CAP turns 30 – 7th November 1986 to 2016

the Centre for Advancement of Philanthropy (CAP) and I celebrate the Pearl
Anniversary of our journey in the philanthropic space. Three decades is roughly
a third of the average human life span. Back then, I was in my mid-twenties.
Today I am in my mid-fifties.
& I have melted and eroded together into the same
stream of time, and there is no undoing the weathering that has occurred.
It has taken up a lot of space
in my heart and mind over the last 30 years. CAP doesn’t just live with me … it
lives in me.

 I have seen the sector
change, for better and for worse. 

Today it is far more professional and suave,
but, on the downside somewhere it has also lost much of its once tender and
caring heart. The laws are far from enabling and the funders have become way
too demanding. It’s an era of strategy, scale and impact where the traditional ‘Good
Samaritan’ feels lost and alienated. Smart businesses have started to wear the
cloak of ‘social enterprise’ and what excites and sells is flow charts, pie
charts and jingo that even its creators don’t understand. But, it has been a
great journey and I am grateful for this wonderful experience.

I thank Russi Lala for pulling me out of a
cushy job and giving me the opportunity to seek new horizons. There has never
been a dull moment in three decades, because the sector has been constantly
evolving. He was so right and his words while taking a walk at Kemps corner 30
years ago still ring vividly: “Don’t be a frog in a little pond. You are
destined to swim the oceans”. And, oceans I surely did swim, both figuratively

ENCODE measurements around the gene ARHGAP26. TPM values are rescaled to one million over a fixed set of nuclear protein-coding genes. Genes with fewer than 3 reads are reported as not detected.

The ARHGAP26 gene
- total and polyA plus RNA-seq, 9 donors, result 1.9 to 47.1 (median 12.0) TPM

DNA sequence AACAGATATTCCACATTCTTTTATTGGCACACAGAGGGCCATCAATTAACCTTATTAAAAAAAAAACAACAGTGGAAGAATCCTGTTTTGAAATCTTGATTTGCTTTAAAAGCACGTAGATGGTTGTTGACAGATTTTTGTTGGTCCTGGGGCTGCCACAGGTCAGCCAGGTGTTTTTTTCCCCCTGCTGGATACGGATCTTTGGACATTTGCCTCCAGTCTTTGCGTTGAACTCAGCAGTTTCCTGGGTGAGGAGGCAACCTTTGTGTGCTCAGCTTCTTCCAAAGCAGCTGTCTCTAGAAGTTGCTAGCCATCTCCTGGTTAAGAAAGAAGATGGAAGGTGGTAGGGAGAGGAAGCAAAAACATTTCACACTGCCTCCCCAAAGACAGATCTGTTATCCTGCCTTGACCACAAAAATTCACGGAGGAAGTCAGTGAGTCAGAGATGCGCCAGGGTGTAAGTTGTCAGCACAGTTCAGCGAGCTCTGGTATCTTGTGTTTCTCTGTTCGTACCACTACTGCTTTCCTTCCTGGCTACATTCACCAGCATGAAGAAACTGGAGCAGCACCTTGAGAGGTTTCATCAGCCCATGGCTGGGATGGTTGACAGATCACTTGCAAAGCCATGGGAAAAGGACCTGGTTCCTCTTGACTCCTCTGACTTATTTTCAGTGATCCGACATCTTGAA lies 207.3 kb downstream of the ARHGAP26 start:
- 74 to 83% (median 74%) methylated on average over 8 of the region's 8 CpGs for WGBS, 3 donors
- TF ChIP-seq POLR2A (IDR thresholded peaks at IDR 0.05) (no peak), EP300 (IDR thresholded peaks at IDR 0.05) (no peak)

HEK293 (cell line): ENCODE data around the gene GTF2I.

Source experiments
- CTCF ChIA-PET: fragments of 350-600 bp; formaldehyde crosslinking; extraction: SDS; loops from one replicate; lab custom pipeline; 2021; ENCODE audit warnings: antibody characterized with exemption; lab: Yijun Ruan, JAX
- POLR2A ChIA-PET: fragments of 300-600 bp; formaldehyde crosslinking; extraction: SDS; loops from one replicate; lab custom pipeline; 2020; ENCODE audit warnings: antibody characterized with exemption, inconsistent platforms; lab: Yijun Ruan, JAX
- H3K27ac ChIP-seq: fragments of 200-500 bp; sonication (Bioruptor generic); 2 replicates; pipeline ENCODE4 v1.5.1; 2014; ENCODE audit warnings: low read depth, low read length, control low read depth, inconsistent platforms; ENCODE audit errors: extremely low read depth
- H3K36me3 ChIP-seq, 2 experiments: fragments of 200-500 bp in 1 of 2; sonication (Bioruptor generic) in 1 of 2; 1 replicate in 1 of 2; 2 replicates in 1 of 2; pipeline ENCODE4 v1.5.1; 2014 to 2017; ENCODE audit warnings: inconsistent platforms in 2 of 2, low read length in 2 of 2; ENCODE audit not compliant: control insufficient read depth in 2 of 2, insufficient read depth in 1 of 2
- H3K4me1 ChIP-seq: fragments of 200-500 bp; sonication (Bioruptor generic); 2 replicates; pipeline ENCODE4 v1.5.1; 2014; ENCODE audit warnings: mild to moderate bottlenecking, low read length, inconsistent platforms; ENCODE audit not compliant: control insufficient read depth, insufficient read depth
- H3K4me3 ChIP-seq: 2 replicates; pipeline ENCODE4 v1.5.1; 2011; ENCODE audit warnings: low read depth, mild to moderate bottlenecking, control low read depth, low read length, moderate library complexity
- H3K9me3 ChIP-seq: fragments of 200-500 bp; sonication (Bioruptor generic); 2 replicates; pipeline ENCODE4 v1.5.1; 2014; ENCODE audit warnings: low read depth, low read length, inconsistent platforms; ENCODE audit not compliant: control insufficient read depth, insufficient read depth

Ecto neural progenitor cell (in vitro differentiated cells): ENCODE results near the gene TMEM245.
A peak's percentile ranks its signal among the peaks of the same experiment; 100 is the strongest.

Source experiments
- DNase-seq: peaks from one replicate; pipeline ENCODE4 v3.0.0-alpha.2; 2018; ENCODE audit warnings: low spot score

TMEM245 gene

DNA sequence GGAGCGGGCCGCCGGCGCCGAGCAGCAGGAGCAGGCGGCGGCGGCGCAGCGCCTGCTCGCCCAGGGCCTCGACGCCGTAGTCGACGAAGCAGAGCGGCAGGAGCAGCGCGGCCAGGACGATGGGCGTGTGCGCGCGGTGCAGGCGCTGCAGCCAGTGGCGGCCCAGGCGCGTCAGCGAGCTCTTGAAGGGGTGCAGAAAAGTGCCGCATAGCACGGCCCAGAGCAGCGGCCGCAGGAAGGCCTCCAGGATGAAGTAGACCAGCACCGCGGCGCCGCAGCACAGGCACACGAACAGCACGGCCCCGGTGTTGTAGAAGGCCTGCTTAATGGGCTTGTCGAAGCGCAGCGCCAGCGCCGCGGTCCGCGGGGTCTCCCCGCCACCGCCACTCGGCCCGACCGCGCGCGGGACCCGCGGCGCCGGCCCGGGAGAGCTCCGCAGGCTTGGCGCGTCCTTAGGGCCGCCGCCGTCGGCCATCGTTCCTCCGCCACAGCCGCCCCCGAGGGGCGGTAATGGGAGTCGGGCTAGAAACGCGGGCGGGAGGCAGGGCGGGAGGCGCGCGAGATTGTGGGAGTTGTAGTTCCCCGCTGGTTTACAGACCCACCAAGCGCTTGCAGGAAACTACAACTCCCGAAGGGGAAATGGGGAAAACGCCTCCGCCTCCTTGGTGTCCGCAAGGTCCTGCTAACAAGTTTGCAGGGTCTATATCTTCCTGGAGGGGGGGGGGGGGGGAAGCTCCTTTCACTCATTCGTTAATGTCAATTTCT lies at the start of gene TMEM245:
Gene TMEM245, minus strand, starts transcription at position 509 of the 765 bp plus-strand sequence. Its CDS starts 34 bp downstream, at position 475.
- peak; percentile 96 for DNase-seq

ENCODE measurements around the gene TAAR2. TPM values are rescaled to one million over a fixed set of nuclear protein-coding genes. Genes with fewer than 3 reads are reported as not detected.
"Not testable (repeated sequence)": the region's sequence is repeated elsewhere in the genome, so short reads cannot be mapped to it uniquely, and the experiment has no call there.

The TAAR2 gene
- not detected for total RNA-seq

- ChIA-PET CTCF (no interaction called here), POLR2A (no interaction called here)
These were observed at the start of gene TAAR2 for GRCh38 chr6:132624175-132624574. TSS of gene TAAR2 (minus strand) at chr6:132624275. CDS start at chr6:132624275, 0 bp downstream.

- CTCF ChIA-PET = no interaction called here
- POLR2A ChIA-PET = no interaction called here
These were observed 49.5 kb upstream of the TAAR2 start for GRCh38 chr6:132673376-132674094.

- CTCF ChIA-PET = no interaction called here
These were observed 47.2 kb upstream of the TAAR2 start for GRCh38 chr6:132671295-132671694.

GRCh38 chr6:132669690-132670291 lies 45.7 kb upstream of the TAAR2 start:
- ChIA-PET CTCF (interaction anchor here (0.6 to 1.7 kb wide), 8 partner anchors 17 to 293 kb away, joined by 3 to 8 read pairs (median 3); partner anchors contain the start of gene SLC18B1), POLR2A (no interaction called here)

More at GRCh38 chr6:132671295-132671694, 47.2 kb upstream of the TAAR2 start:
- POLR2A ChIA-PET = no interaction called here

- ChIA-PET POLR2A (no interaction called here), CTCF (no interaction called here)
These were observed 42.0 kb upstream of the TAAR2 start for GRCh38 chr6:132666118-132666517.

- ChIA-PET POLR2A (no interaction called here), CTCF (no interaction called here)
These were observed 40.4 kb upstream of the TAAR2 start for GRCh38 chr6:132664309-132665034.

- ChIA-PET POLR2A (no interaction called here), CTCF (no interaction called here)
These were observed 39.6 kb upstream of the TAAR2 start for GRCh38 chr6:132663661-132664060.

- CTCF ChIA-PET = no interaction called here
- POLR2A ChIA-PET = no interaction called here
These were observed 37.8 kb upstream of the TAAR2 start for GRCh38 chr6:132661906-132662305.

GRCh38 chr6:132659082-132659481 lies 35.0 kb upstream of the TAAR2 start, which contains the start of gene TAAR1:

and literally!

I thank Darius Forbes, who when interviewing me
at Bombay House commented: “But, you are still a Baccha”. Thank you Sir, for the faith you reposed in me! 

I am grateful to Chari Sir, my mentor, my guide and ‘cheer

I was privileged to have
worked closely with Late H T Parekh,
especially when CAP created and incubated the Bombay Community Trust.

Grateful also to Forbes Marshall for housing us for 12
years at Mistry Mansion. It was just 80 square feet and two tables, but it had
great atmosphere, natural lighting and cross ventilation.

Most grateful to Deanna Jejeebhoy who as Trustee of the
Sir Ratan Tata Trust recognized CAP’s work and worth by moving us to Mulla
House in 1999. A generous grant of Rs. 50 Lakhs helped us acquire this asset
whose value today has grown manifold.

Grateful thanks to Mark Sidel and the Ford Foundation for
their support at the turn of the millennium. Mark had put the soul back into
Ford’s philanthropy program. Mark, India and CAP will always know you as a ‘friend’
and not a funder.

Fast forward to the
present and I owe my thanks to my colleague and CAP’s COO Meher for reinventing CAP and making it relevant to the changing
times. She has single handedly put structure, systems and processes to
everything that we do at CAP. She has transformed and taken all our programs to
a new and higher level.

Rati, CAP owes you and your family very special thanks. Thank you for
your leadership, for always being there when needed, for being so tuned into
everything that we do and for always connecting us to those in your network.

There have been many
others who have made this journey memorable, many of my old and current Board
Members, staff, donors, members, affiliates. The list is too long. Thank you,
one and all!

I am not sure what the
future has in store for us, but thank you CAP for making my life so purposeful.
Real life isn’t always going to be perfect or go our way, but
the recurring acknowledgement of what is working in our lives can help us not
only to survive but surmount our difficulties.

Dearest CAP, together we shall celebrate
compliance, together we shall try to remain relevant and together we shall
continue to be useful and helpful.

Happy Birthday dearest
CAP! – Noshir


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